However rapidly things have been changing — get ready, consultant Peter Sheahan, CEO of Karrikins Group, told industry leaders Jan. 6 at PCMA’s Convening Leaders 2019. “The last five years have seen the slowest rate of change that you can expect to experience in your lifetimes.”
The group gathered Sunday morning at the Westin Convention Center for the Leadership Summit, the first day of a two-day-long intensive workshop organized around questions of leadership and transformation.
For organizations and those who lead them, “it is no longer a question whether you need to change, it’s how to change,” Jimmy Williams Jr., executive director and a professor at the Engineering and Technology Innovation Management Program at Carnegie Mellon University in Pittsburgh, also told the group.
Technological changes have driven previous cycles of industrial revolution, Williams said, but the Fourth Industrial Revolution is bringing both technological change and changes to business models, he said. “This is a very different world, and what got us here won’t get us there.”
One of the first steps that leaders should take is to become willing to tell themselves the truth, Sheahan said. Although change can seem to come out of nowhere, the signs that industries are fundamentally changing are detectable years earlier, he said. Everyone knows the trends that are affecting the industry, but it is easy to confuse knowledge of what’s happening with truly taking ownership for creating change and acting. “Transformation doesn’t come simply by being aware,” he said, “but by being capable of change.”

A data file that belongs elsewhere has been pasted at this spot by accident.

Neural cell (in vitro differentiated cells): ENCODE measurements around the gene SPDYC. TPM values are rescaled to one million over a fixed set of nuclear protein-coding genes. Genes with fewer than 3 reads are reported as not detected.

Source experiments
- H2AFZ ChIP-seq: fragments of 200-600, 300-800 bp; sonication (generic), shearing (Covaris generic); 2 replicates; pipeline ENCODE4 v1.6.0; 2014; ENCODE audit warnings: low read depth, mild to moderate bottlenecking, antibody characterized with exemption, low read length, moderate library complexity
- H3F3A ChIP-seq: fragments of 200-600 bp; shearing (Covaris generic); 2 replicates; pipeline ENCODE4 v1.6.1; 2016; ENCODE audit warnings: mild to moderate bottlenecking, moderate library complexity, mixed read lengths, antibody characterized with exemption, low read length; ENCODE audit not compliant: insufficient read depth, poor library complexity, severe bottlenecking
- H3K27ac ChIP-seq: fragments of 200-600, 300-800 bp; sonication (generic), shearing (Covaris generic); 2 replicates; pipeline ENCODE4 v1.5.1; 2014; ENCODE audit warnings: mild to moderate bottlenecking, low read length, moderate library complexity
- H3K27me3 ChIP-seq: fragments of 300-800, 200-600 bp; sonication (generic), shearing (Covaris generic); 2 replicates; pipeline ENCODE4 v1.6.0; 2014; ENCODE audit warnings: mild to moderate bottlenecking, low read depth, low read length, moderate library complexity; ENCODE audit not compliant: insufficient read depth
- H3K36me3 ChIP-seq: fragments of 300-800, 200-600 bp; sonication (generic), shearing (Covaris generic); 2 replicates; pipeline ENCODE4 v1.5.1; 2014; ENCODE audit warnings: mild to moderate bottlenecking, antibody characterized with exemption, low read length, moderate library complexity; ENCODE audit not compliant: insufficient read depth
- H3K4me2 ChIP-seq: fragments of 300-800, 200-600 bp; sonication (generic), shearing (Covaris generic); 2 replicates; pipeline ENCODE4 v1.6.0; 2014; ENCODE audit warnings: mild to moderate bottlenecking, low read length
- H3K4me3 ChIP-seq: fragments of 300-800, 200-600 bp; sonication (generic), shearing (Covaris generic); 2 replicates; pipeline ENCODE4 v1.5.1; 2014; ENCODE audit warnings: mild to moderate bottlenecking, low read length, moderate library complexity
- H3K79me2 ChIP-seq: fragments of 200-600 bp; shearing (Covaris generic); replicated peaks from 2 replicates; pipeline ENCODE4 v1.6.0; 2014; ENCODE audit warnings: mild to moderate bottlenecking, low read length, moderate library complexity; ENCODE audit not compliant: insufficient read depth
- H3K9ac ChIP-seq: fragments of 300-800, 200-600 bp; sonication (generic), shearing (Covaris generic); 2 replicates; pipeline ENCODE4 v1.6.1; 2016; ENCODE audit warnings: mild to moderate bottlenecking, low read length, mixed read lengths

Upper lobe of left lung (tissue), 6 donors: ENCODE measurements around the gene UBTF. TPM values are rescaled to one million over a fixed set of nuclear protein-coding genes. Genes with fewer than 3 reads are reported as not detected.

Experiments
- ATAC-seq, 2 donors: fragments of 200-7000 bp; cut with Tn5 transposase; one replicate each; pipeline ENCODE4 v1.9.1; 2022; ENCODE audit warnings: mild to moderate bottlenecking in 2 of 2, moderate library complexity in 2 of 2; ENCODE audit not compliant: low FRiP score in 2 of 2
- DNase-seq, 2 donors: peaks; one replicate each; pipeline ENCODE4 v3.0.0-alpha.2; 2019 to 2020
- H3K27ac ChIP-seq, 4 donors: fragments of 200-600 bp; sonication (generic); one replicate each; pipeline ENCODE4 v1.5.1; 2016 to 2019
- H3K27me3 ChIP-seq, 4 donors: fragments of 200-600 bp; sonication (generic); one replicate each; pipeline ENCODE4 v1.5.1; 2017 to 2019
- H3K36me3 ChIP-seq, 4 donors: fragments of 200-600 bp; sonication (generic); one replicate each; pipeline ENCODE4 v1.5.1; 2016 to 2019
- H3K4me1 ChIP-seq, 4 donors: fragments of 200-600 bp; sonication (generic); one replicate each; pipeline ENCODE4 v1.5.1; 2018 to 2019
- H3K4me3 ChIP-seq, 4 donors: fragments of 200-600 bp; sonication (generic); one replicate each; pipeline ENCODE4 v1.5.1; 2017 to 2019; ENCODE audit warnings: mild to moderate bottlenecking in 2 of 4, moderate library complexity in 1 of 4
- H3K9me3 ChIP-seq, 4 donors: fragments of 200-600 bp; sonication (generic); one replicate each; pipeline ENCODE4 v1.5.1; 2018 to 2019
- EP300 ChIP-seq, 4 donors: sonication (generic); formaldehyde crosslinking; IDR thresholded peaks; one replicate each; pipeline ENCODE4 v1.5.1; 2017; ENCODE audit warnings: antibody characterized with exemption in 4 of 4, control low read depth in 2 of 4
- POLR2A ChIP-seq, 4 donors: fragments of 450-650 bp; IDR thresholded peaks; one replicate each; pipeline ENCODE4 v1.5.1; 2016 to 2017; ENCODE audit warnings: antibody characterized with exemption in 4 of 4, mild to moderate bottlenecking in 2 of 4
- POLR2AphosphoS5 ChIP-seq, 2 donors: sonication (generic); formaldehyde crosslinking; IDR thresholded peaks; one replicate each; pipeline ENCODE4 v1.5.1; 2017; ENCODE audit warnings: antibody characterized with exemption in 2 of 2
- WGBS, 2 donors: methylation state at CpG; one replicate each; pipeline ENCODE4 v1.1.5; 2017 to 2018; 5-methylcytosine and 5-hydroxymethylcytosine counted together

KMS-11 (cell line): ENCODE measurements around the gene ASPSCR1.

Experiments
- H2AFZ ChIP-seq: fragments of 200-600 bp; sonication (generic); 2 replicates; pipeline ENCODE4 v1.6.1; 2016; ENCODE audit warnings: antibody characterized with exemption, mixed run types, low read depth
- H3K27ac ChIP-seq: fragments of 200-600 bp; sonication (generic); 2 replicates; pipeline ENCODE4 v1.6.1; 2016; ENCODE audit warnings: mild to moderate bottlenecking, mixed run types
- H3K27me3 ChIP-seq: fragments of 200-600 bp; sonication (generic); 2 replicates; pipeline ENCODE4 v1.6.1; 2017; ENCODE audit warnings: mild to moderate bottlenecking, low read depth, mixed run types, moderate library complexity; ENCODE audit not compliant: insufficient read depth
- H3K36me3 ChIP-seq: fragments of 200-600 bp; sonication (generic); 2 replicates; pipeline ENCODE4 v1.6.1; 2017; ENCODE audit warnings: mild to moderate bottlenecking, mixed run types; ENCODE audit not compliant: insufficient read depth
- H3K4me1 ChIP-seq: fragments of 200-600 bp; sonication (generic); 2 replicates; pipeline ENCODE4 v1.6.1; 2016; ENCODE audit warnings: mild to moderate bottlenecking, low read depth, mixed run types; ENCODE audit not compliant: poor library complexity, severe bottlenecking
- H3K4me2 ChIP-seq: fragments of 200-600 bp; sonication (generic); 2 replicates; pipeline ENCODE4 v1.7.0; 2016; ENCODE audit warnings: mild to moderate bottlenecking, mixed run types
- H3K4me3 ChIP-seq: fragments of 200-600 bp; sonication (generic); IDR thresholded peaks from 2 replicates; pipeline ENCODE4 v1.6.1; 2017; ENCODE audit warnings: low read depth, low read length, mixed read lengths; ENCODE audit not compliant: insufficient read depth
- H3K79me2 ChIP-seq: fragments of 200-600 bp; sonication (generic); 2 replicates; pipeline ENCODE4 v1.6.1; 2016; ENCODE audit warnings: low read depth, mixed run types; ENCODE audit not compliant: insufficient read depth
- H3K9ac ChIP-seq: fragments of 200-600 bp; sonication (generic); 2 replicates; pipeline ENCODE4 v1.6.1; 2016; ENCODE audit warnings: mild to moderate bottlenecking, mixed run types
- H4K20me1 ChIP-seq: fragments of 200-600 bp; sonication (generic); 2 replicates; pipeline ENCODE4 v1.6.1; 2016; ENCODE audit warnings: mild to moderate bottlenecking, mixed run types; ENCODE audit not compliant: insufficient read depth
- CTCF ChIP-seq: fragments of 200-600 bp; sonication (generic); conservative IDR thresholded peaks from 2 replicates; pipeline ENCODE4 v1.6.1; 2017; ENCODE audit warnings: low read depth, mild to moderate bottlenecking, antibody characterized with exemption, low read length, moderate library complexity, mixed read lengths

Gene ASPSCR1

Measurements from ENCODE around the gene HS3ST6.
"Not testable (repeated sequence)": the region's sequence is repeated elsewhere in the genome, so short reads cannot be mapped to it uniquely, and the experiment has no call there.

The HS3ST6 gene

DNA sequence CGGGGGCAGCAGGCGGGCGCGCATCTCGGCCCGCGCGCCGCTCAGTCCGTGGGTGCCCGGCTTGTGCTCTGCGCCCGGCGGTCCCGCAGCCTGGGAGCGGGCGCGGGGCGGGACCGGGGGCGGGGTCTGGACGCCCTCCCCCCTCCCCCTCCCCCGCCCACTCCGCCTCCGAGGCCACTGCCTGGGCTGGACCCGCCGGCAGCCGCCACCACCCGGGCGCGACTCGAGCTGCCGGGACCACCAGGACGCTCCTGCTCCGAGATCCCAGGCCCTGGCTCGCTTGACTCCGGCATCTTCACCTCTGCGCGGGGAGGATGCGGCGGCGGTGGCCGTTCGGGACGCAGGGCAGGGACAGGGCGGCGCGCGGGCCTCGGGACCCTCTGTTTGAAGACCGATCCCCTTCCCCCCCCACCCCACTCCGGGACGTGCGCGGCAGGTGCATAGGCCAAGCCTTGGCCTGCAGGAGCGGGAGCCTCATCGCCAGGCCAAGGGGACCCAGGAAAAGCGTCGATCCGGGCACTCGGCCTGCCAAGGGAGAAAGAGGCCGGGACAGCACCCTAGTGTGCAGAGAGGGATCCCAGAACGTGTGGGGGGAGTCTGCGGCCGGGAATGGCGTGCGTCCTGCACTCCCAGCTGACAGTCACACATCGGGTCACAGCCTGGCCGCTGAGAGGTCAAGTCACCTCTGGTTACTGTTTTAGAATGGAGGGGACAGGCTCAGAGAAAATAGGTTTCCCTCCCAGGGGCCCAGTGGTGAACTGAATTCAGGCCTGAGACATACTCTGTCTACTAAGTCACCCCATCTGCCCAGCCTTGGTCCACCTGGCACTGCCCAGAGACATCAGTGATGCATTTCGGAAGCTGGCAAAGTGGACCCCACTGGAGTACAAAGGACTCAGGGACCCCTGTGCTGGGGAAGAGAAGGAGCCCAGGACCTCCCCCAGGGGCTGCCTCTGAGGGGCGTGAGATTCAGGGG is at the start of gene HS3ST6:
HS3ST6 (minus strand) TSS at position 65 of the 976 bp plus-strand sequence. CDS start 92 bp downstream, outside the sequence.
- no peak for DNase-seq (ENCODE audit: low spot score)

There is a shift in mindset that comes when leaders understand that change is not just happening to your organization, but is happening for you, he said. Then leaders begin to look through the lens of possibility rather than preserving and protecting the status quo, he said.
Leading is not the same thing as setting strategy, Sheahan added. The harder thing to do is influencing people to change. Leaders who begin to see their roles primarily as leading change, and not as setting strategy, will accelerate their growth “at an unheard-of rate.”
Today, participants will hear presentations on the digital revolution and changing role of cities at a Forum on Economic and Social Progress. The two-day invitation-only summit was designed to change the conversation around leadership and transformation, said PCMA President and CEO Sherrif Karamat, bringing together disparate stakeholders in the business events industry with experts from other industries. Business events are a platform for global economic and social transformation, but as an industry, Karamat said, “we have tended to focus on what we do, not on why we do it.”